News

East Container Terminal: Prez-unions talks fail

  • Irate unions to rally public outrage

  • Assurances of sovereignty inadequate

 

By Hiranyada Dewasiri

 

Port employees’ unions are to conduct further protest action, as a discussion held between 11 unions and President Gotabaya Rajapaksa yesterday (13) regarding the East Container Terminal (ECT) of the Colombo Port had concluded with no shift in the Government’s stance, The Morning learnt.

Speaking to us following the conclusion of the meeting, All Ceylon General Port Employee Union Chief Secretary Niroshan Gorakanage said that the Government’s stance left no option for the collective of port employees unions but to resort to a trade union struggle.

“The discussion with the President was a failure. We are losing a national resource and this leaves us with no option but to launch an employees’ struggle,” he said.

The President had told the union representatives that the plan was to develop the ECT as an investment project that has 51% ownership by the Government of Sri Lanka and the remaining 49% as an investment by India’s Adani Group and other stakeholders, according to a press release by the President’s Media Division (PMD). The demand of the port employees’ unions is that ECT shares be kept entirely with the Government via the Sri Lanka Ports Authority (SLPA).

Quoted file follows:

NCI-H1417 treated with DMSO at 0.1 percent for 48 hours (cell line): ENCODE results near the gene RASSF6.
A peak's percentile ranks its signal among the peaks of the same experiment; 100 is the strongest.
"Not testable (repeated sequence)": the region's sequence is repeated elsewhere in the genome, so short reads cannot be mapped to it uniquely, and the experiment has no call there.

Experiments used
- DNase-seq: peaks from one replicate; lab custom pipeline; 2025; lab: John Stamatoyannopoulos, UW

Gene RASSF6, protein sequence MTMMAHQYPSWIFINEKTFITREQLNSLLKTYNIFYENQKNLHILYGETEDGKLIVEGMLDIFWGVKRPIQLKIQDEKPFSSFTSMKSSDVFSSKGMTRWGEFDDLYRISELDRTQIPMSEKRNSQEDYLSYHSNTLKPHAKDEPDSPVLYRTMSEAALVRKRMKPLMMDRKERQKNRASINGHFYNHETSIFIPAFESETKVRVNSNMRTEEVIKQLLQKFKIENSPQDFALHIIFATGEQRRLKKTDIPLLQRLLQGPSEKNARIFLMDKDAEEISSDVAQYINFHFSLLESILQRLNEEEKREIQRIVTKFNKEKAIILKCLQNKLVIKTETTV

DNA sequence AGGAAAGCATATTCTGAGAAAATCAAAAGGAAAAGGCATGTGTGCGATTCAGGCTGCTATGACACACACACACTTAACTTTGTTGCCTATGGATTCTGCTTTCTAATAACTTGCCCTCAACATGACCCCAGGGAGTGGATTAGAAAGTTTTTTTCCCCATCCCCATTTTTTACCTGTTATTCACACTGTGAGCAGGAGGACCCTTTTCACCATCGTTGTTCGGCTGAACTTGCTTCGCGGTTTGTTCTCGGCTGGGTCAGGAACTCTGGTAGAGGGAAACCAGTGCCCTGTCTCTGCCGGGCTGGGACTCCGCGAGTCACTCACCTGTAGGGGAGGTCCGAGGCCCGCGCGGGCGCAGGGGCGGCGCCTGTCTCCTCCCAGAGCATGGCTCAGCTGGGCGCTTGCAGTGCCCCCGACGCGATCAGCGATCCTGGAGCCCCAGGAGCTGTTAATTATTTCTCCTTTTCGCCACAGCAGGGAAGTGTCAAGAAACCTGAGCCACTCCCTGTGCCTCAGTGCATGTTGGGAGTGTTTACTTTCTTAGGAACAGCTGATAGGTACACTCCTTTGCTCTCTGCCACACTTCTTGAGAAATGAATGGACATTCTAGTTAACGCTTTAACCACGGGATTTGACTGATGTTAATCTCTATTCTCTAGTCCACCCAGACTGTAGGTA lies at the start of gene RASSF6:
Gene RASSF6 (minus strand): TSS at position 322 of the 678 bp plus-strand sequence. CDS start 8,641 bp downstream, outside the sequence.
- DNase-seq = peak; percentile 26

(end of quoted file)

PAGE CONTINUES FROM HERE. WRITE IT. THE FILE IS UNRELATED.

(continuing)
The press release went on to state that the ECT would not be sold or leased and that all investments will be made safeguarding Sri Lanka’s sovereignty and that the President has invited the employees’ unions to submit their ideas and suggestions for the development of the ECT.

However, Gorakanage said that the President’s invitation for unions to provide suggestions will not change the fact that 49% of the shares are being given to India.

He said that the President also agreed to give the 23 unions a discussion with the government-appointed committee to look into the development of the ECT, but that this was merely a “strategy”.

“We requested this discussion earlier but we were not granted it. There is no point in having this discussion now, as the committee cannot change anything that even the President can’t. It is just a strategy to contain the unions and go ahead with the Government’s plans,” Gorakanage further claimed.

Gorakanage claimed that the President had stated that “the Government has no choice, as India is expecting the ECT because of its geopolitical importance for India and the region’s security”.

In addition to port employees, the planned struggle by the unions would involve concerned members of the public who would rise up against the Government’s stance, according to Gorakanage.

A national organisation for the protection of the ECT was formed this week in protest of the selling of 49% of the ECT’s shares to the Adani Group of India. The organisation consists of trade unions, civil society groups, and political parties.